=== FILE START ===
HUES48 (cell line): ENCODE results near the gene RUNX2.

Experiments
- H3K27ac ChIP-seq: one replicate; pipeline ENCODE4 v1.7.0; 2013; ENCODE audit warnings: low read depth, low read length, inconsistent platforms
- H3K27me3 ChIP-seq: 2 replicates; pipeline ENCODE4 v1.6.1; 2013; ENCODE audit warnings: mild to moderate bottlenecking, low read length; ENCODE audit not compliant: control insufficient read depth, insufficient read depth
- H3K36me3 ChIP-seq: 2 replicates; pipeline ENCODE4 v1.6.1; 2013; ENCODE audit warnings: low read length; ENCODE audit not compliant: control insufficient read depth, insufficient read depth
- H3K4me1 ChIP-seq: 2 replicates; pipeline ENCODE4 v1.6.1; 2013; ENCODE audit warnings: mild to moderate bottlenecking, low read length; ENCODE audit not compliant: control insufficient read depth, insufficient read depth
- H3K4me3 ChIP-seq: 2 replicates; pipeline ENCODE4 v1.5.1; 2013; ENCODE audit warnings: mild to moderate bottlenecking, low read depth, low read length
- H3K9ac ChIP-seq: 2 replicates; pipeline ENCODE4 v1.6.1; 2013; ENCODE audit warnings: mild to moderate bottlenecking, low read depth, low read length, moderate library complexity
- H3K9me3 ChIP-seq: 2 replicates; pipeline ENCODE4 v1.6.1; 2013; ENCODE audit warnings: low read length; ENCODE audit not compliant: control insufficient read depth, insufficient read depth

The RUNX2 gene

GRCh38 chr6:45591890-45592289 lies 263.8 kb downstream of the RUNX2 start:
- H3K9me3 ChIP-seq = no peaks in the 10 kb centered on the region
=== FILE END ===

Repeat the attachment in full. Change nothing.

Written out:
HUES48 (cell line): ENCODE results near the gene RUNX2.

Experiments
- H3K27ac ChIP-seq: one replicate; pipeline ENCODE4 v1.7.0; 2013; ENCODE audit warnings: low read depth, low read length, inconsistent platforms
- H3K27me3 ChIP-seq: 2 replicates; pipeline ENCODE4 v1.6.1; 2013; ENCODE audit warnings: mild to moderate bottlenecking, low read length; ENCODE audit not compliant: control insufficient read depth, insufficient read depth
- H3K36me3 ChIP-seq: 2 replicates; pipeline ENCODE4 v1.6.1; 2013; ENCODE audit warnings: low read length; ENCODE audit not compliant: control insufficient read depth, insufficient read depth
- H3K4me1 ChIP-seq: 2 replicates; pipeline ENCODE4 v1.6.1; 2013; ENCODE audit warnings: mild to moderate bottlenecking, low read length; ENCODE audit not compliant: control insufficient read depth, insufficient read depth
- H3K4me3 ChIP-seq: 2 replicates; pipeline ENCODE4 v1.5.1; 2013; ENCODE audit warnings: mild to moderate bottlenecking, low read depth, low read length
- H3K9ac ChIP-seq: 2 replicates; pipeline ENCODE4 v1.6.1; 2013; ENCODE audit warnings: mild to moderate bottlenecking, low read depth, low read length, moderate library complexity
- H3K9me3 ChIP-seq: 2 replicates; pipeline ENCODE4 v1.6.1; 2013; ENCODE audit warnings: low read length; ENCODE audit not compliant: control insufficient read depth, insufficient read depth

The RUNX2 gene

GRCh38 chr6:45591890-45592289 lies 263.8 kb downstream of the RUNX2 start:
- H3K9me3 ChIP-seq = no peaks in the 10 kb centered on the region